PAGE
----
Leading retail panelist NielsenIQ observes in a Thursday statement that inflation “did not take a vacation in July/August”, with an increase in the average price of so-called consumer goods – those that households buy regularly in supermarkets – by 6.6% in August.
“A prospect of inflation at 10% by the end of 2022 is confirmed”, notes NielsenIQ, according to which all product categories sold in August more expensive than a year earlier.
The product categories whose prices rose the most were meat, poultry and deli meats, with a 24.5% increase, pasta (18.3%), paper towels (16%), l oil (15.7%), butter, margarine and fresh cream (13%).
First-price products and those known as “private brand”, that is to say created by the brands that market them, have seen their prices increase by more than three points more than national brand products, notes again NielsenIQ. This is due in particular to the fact that the costs of production and agricultural raw materials, which have been strongly inflationary since mid-2021, represent a larger share of their price compared to the national brand, where marketing expenditure is greater.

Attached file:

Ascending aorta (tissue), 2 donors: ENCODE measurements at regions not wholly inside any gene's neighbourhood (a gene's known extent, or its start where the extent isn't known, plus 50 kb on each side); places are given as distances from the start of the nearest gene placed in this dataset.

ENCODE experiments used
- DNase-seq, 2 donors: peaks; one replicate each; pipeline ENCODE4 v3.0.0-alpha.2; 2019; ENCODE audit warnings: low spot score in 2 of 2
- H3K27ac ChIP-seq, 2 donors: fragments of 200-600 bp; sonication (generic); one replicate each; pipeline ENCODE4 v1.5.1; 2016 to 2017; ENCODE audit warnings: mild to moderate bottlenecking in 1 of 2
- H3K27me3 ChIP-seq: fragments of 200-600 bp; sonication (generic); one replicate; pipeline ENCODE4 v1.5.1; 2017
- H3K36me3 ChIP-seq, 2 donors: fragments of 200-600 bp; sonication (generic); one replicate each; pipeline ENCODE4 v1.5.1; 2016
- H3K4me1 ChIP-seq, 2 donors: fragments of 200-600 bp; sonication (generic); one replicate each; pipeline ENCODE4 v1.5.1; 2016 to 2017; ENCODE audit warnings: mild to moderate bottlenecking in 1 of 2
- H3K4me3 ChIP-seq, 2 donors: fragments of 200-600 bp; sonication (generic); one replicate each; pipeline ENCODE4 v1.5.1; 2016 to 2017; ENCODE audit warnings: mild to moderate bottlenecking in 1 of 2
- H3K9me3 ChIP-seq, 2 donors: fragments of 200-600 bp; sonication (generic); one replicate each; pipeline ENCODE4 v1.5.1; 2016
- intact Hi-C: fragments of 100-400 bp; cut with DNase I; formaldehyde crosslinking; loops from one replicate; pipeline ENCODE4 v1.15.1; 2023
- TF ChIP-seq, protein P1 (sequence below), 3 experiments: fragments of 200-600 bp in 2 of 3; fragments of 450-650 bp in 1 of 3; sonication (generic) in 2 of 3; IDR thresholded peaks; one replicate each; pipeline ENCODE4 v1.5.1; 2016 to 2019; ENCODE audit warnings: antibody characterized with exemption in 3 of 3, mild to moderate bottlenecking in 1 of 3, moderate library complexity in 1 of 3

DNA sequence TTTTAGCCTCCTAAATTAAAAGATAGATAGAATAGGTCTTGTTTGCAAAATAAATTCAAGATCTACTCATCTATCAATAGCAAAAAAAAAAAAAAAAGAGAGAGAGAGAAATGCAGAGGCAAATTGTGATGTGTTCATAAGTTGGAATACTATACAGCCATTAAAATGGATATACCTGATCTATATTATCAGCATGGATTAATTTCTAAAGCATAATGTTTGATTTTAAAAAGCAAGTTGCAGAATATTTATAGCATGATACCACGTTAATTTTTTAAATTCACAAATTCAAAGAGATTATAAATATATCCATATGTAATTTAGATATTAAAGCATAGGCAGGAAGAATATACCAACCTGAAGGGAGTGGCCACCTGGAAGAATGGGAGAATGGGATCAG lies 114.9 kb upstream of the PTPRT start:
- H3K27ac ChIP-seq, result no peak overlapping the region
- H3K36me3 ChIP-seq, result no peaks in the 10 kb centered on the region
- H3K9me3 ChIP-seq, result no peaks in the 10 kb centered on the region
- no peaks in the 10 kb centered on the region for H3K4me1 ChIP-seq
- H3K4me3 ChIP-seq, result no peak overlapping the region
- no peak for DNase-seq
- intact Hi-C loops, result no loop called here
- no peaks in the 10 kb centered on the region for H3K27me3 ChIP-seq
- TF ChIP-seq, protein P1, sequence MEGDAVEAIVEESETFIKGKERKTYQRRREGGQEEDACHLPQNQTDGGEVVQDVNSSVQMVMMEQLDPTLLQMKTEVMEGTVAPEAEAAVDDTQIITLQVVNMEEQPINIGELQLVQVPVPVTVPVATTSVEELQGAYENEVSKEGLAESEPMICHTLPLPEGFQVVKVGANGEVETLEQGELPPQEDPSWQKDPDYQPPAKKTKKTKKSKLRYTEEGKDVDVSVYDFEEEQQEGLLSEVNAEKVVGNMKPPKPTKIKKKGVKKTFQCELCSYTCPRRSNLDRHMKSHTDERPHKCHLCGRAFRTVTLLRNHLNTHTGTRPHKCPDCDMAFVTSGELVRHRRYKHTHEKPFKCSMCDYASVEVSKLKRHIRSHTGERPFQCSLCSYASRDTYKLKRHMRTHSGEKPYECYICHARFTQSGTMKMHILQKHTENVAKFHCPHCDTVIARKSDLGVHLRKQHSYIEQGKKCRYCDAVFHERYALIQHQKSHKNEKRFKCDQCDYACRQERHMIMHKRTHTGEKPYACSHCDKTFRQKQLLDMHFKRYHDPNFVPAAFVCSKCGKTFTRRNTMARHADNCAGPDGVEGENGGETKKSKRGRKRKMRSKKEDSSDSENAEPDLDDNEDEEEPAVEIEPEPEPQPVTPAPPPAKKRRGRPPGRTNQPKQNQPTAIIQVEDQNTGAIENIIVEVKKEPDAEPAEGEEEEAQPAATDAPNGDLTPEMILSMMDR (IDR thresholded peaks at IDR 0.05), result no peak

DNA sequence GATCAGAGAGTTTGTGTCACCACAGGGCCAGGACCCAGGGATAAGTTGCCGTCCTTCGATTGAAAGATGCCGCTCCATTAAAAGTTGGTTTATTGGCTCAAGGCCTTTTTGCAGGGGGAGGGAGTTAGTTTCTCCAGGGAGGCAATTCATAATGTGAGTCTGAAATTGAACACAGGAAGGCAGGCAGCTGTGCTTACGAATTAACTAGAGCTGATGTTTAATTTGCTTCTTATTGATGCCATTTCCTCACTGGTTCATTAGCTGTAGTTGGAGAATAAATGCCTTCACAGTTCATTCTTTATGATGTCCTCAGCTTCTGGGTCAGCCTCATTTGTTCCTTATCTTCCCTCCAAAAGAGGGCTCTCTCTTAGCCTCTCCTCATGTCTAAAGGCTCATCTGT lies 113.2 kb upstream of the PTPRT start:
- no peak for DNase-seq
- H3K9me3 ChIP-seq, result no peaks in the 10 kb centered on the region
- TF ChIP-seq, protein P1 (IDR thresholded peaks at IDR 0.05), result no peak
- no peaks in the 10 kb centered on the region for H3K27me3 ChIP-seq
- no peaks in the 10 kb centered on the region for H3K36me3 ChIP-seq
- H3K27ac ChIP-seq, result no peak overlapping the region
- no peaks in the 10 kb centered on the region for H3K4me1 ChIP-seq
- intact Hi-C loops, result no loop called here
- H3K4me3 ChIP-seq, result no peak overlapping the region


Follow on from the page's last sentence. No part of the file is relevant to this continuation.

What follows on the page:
Another specialist in the measurement of prices in supermarkets, IRI, for its part estimated the rise in prices of consumer products and fresh products at 7.9% in August, in a barometer published Thursday by the specialized media LSA .
In June, the Inflation Observatory of the magazine 60 million consumers, of which the NielsenIQ Institute is a partner, assessed the impact of these 7% price increases at 30 euros in additional expenditure per household and per month.
To cope, consumers are moving downmarket, depriving themselves of certain products deemed to be less of a priority, or turning to brands deemed to be the best bidder in terms of price.
The Minister of Economy Bruno Le Maire meanwhile declared on France 5 on Wednesday that we should “not expect an improvement on the inflation front before the start of 2023”.